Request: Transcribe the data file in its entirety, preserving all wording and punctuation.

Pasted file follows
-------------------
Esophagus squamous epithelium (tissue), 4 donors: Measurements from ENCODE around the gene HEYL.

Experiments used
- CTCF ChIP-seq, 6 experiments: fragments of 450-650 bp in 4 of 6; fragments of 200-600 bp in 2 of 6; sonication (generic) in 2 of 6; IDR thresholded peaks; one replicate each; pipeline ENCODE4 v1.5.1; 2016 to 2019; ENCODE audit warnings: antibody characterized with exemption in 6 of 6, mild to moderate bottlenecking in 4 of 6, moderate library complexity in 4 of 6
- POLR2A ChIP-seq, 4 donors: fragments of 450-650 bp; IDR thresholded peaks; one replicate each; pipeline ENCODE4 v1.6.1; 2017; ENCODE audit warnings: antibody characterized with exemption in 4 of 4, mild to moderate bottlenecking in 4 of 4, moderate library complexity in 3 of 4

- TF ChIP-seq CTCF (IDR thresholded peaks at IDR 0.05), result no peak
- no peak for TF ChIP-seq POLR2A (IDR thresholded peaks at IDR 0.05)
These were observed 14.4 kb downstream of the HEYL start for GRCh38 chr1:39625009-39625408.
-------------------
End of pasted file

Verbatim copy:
Esophagus squamous epithelium (tissue), 4 donors: Measurements from ENCODE around the gene HEYL.

Experiments used
- CTCF ChIP-seq, 6 experiments: fragments of 450-650 bp in 4 of 6; fragments of 200-600 bp in 2 of 6; sonication (generic) in 2 of 6; IDR thresholded peaks; one replicate each; pipeline ENCODE4 v1.5.1; 2016 to 2019; ENCODE audit warnings: antibody characterized with exemption in 6 of 6, mild to moderate bottlenecking in 4 of 6, moderate library complexity in 4 of 6
- POLR2A ChIP-seq, 4 donors: fragments of 450-650 bp; IDR thresholded peaks; one replicate each; pipeline ENCODE4 v1.6.1; 2017; ENCODE audit warnings: antibody characterized with exemption in 4 of 4, mild to moderate bottlenecking in 4 of 4, moderate library complexity in 3 of 4

- TF ChIP-seq CTCF (IDR thresholded peaks at IDR 0.05), result no peak
- no peak for TF ChIP-seq POLR2A (IDR thresholded peaks at IDR 0.05)
These were observed 14.4 kb downstream of the HEYL start for GRCh38 chr1:39625009-39625408.